April 9

“You do not have, because you do not ask. You ask and do not receive, because you ask wrongly, to spend it on your passions. You adulterous people! Do you not know that friendship with the world is enmity with God?” (James 4:2-4)

One of the most awkward times for a Christian comes when a friend or acquaintance asks for prayer that is unbiblical or inappropriate. Perhaps you have called a neighbor who has been sick for a week or so, to see how she is doing. Her health has not improved, so you offer to pray on the phone with her. What do you say when she asks you to pray for her healing by the next morning, so she won’t have to see a doctor. Someone in your family is has had financial difficulties over an extended period. They ask that you pray for a miracle check in the mail, rather than for wise financial management. What do you do?

James says that we don’t have something because we don’t ask. It’s great that people we know want us to pray, and hopefully, want to pray themselves. Jesus prayed often. One of my friends recently mentioned that she is reading a book on prayer because she wants to pray more effectively and wholeheartedly. I am glad there are many books on prayer, and many good examples of prayer, especially in the Bible, since most of us need all the help we can get. However, James also rebukes us for praying wrongly (to indulge our worldly desires) and therefore receiving nothing. One mistake Christian often make is viewing prayer as a formula; praying rightly equals getting what I desire. Instead, I propose that we should consider the first and primary benefit of prayer as “getting” the mind and heart of God by being united with him as we pray. Prayerlessness results in failure to receive many of God’s blessings, the foremost of which is fellowship with Christ.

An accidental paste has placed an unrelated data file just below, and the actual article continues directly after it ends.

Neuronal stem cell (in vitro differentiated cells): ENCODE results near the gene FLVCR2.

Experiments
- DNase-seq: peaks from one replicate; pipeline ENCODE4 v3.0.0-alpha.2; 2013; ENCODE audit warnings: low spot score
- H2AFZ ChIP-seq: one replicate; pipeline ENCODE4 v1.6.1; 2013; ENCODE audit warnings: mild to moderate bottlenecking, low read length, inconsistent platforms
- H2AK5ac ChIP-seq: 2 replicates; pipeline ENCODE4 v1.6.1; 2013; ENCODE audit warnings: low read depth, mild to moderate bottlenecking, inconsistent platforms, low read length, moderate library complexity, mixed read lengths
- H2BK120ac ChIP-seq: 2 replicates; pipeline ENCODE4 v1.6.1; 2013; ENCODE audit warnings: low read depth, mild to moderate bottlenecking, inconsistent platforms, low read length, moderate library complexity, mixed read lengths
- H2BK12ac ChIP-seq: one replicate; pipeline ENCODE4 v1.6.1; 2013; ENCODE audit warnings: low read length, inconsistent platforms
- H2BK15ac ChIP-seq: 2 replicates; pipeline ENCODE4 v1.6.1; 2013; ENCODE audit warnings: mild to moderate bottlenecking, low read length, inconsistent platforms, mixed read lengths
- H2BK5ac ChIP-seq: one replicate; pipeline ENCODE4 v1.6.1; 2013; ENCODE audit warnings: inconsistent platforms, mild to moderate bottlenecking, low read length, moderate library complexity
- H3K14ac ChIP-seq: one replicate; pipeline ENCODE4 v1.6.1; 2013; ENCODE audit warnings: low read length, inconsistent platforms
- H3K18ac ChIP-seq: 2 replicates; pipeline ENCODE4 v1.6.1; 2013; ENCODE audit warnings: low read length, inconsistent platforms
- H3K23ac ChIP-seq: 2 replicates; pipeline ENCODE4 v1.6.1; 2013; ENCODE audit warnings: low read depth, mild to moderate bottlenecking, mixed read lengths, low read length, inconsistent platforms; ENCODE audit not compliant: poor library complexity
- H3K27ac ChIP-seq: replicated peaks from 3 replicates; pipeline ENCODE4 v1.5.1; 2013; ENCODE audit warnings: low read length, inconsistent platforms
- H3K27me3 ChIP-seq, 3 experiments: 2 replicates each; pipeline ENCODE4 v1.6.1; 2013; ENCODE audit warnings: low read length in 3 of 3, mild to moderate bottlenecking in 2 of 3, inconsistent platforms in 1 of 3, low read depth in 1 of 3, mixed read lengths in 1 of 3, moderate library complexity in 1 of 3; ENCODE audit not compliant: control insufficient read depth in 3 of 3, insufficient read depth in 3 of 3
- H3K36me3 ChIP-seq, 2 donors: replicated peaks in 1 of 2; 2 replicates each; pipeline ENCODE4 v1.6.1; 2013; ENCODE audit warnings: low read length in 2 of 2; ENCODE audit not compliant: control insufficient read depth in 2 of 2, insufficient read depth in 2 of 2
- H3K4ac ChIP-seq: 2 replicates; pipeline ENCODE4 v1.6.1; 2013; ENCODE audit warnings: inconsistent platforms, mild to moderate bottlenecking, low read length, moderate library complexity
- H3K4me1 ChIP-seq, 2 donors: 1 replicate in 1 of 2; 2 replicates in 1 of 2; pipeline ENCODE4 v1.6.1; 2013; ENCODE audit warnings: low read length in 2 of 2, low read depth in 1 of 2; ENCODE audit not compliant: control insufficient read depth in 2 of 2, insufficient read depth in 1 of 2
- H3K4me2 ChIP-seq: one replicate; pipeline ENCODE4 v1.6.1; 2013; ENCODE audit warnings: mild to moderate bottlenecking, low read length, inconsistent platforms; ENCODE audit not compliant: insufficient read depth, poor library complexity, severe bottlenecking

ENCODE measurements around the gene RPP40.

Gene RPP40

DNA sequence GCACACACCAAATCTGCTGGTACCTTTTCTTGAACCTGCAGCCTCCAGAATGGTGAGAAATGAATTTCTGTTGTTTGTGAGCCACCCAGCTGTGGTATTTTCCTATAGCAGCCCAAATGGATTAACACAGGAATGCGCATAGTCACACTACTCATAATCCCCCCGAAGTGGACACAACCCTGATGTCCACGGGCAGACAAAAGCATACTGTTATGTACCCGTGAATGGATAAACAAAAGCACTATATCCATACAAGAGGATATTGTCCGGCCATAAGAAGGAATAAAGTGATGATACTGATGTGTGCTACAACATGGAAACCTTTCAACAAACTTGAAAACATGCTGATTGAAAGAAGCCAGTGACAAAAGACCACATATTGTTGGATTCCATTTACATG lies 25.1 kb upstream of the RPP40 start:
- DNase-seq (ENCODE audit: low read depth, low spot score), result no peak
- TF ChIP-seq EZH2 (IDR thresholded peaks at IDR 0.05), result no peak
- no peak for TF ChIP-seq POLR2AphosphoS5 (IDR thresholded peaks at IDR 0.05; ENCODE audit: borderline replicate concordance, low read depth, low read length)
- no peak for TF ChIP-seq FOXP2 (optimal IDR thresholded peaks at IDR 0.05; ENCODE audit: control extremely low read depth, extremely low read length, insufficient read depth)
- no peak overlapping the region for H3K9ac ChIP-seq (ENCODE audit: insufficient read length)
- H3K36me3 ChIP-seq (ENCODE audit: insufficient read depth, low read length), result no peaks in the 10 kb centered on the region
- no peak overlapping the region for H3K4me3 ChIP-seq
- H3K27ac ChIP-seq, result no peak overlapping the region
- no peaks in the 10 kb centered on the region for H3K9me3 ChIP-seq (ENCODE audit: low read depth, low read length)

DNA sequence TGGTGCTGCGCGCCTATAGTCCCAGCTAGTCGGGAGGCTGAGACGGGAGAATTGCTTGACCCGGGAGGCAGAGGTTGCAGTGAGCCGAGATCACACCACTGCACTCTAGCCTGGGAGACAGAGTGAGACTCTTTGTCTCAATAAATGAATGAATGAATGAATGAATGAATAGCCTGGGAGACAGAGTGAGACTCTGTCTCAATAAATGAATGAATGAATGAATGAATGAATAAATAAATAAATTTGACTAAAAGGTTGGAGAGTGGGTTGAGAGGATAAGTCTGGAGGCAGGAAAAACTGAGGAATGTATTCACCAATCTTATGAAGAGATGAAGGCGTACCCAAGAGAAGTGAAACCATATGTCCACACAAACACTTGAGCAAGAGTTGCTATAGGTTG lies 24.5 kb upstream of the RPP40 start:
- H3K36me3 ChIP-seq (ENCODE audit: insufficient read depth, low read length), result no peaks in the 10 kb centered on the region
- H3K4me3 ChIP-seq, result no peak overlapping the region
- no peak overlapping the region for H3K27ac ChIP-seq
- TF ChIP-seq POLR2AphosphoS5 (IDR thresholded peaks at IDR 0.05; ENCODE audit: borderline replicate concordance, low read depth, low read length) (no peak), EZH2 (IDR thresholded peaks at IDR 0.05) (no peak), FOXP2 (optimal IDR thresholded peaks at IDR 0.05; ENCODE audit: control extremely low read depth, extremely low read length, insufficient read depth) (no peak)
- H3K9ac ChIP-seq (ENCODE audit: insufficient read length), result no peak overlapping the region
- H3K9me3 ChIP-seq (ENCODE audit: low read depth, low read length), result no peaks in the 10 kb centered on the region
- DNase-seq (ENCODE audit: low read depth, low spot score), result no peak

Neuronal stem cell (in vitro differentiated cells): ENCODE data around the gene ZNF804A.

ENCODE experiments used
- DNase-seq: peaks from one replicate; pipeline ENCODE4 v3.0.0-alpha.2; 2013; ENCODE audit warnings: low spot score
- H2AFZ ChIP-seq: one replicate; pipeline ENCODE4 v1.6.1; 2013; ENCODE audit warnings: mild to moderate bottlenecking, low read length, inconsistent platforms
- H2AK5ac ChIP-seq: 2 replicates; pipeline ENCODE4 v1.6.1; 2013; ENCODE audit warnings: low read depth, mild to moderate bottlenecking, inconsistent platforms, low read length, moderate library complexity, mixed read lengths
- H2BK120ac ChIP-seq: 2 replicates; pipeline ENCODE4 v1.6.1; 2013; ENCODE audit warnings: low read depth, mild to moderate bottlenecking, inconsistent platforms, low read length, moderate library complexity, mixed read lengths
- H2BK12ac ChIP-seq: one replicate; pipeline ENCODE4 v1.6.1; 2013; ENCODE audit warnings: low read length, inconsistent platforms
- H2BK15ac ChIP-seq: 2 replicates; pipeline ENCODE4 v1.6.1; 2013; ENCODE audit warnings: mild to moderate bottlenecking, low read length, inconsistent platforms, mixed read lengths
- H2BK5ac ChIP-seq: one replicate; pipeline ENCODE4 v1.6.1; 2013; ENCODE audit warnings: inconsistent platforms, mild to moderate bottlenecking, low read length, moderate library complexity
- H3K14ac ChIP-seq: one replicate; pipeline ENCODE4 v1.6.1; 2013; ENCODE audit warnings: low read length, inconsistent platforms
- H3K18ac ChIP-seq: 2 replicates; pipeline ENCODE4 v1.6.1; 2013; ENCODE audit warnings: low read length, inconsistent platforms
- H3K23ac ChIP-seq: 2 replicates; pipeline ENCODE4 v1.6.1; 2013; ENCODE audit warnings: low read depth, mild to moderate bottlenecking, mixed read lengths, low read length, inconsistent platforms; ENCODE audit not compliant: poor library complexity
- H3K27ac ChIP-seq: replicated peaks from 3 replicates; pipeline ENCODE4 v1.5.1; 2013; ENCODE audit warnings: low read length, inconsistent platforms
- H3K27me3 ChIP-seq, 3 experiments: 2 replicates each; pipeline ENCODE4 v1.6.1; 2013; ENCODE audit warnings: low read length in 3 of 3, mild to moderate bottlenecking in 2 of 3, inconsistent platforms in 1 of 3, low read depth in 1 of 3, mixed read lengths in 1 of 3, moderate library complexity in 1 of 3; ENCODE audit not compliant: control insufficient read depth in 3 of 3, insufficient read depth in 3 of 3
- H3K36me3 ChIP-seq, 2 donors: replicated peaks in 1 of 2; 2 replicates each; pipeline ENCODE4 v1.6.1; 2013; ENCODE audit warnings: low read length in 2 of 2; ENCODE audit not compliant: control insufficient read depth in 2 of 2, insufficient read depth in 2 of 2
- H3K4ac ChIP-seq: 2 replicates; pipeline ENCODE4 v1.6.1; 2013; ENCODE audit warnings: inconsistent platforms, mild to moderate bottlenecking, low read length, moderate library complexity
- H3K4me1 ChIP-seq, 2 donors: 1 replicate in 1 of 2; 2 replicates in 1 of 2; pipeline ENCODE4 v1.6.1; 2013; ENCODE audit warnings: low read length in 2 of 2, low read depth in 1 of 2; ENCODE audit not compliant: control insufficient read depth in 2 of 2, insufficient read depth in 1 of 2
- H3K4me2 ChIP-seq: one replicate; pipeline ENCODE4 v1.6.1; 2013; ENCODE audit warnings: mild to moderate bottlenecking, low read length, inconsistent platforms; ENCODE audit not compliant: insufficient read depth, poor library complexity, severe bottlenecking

If our desires are all material and carnal, our prayers will be ineffective since we are not engaging the Lord with our hearts but with our lusts. If we do so unintentionally, we should hope that God will confront us through Scripture and the witness of the Holy Spirit, and possibly through feedback from others, when we pray among fellow believers. Our prayers should have a purifying influence on our desires when we bring our praise, thanksgiving, confessions, and requests to the Lord. When our prayers are not consistent with God’s revealed will in Scripture, he is not pleased. Prayers that do not seek God’s glory first and foremost will likely fall on deaf ears. When Israel refused to repent of her idolatry God sent Jeremiah to confront them saying, “As for you, do not pray for this people, or lift up a cry or prayer for them, and do not intercede with me, for I will not hear you. Do you not see what they are doing in the cities of Judah and in the streets of Jerusalem?” (Jeremiah 7:16-17)

The next time you gravitate toward, or someone asks for inappropriate prayer, will you remember and put to use James’ warning? Will you ask God to make your desire for fellowship with Christ the most pressing desire of your heart?

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